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Opera & Technology – The Perfect Combination

Before spending last summer with the San Francisco Opera (SFO), I did not imagine that technology could have an impact on the opera. I imagined a genteel and cultured set of people working to put on colorful and overdressed performances – very much as it was in Verdi’s day. Three months with the SFO changed that perception – and opened my eyes to the real implications that the new economy is having, even in such a traditional industry.

The SFO was founded in 1923, is currently the second largest Opera House in the United States, and is among the top 10 in the world. The Opera puts on about 95 performances of 12 different opera productions per year, attracting 300,000 people to its beautiful location.

In order to take advantage of the economic and demographic potential of the Silicon Valley Area, Tom Gulick, Senior Director of Development at the Opera, envisioned the ‘Silicon Valley Initiative’. This plan identifies four broad areas where the Opera can leverage technology to further its mission. These are: promoting and distributing artistic content via the Internet; creating innovative artistic content using technology; redefining the patron relationship through technology; and, furthering the education mission through technology.

My internship at the SFO took place within the Silicon Valley Initiative. I had been asked to create an online course about opera, performing activities that ranged from the concept and content definition to the development of the partnerships that would make implementation of the course possible.

Based on our market research, we decided that the e-learning product should consist of two modules. First, a basic course about opera, targeting opera neophytes; and second, a series of sessions specific to the different operas that will be performed at the SFO in the 2002/3 season, starting with “Saint Fran‡ois d’Assise” (an innovative and less known work by Olivier Messiaen).

The SFO is known for its acute focus on marketing and its innovative use of technology in reaching new audiences. It has an impressive amount of resources, in terms of opera knowledge, production videos and recordings, contacts with critics and vocalists. However, it neither has the expertise to develop an on-line course, nor can the SFO host and maintain it. Thus, it needed to establish partnerships with relevant companies, which was part of my responsibility.

I researched potential partnerships with universities (both off- and on-line), portals, e-courses developers, and solutions developers. The initial contacts with these potential partners were difficult, but the HBS Alumni network proved to be an excellent entry point on many occasions.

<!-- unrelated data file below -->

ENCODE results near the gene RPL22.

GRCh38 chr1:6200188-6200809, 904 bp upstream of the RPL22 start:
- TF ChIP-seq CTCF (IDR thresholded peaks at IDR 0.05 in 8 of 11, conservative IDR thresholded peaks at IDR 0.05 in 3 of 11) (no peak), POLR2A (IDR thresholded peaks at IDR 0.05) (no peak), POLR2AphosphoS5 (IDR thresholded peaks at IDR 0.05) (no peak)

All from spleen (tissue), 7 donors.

Once we decided on a short-list, potential partners prepared proposals with their offering and expected costs – a critical issue for a non-profit organization. After careful analysis, we decided on a service provider and I laid out an implementation plan.

My internship at the SFO was a great experience. It allowed me to strengthen my Project Management skills in a completely new and stimulating environment. The SFO is an example of how a non-profit can be managed in a professional way, and achieve excellent results. While the SFO is leader in performing arts, its example gave me a clear understanding of how much professional skills can do to promote arts. Preserving and fostering arts and our cultural heritage is a challenge that technology is well placed to help us achieve.

Since 1982 the HBS Nonprofit and Public Management Summer Fellowship has provided financial support to current MBA students who choose to work in nonprofit and public sector organizations during the summer. Over the life of the program, over 350 students have participated in the program, with a record 48 students for summer 2001.
Sponsored by the HBS Initiative on Social Enterprise and the Social Enterprise Club, the Fellowship is funded by the School and alumni donors. The program has three principal goals:

 To enable students to take jobs in nonprofit and public enterprises where their HBS training will provide significant benefits to the organization and the community it serves;

 To expose students to the rewards and challenges of public and nonprofit management;

 To enrich the HBS community and the quality of the MBA education by increasing the number of students with experience in the nonprofit and public sectors.

For more information, contact Margot Dushin, HBS Initiative on Social Enterprise, mdushin@hbs.edu, and see: Social Enterprise

February 4, 2002
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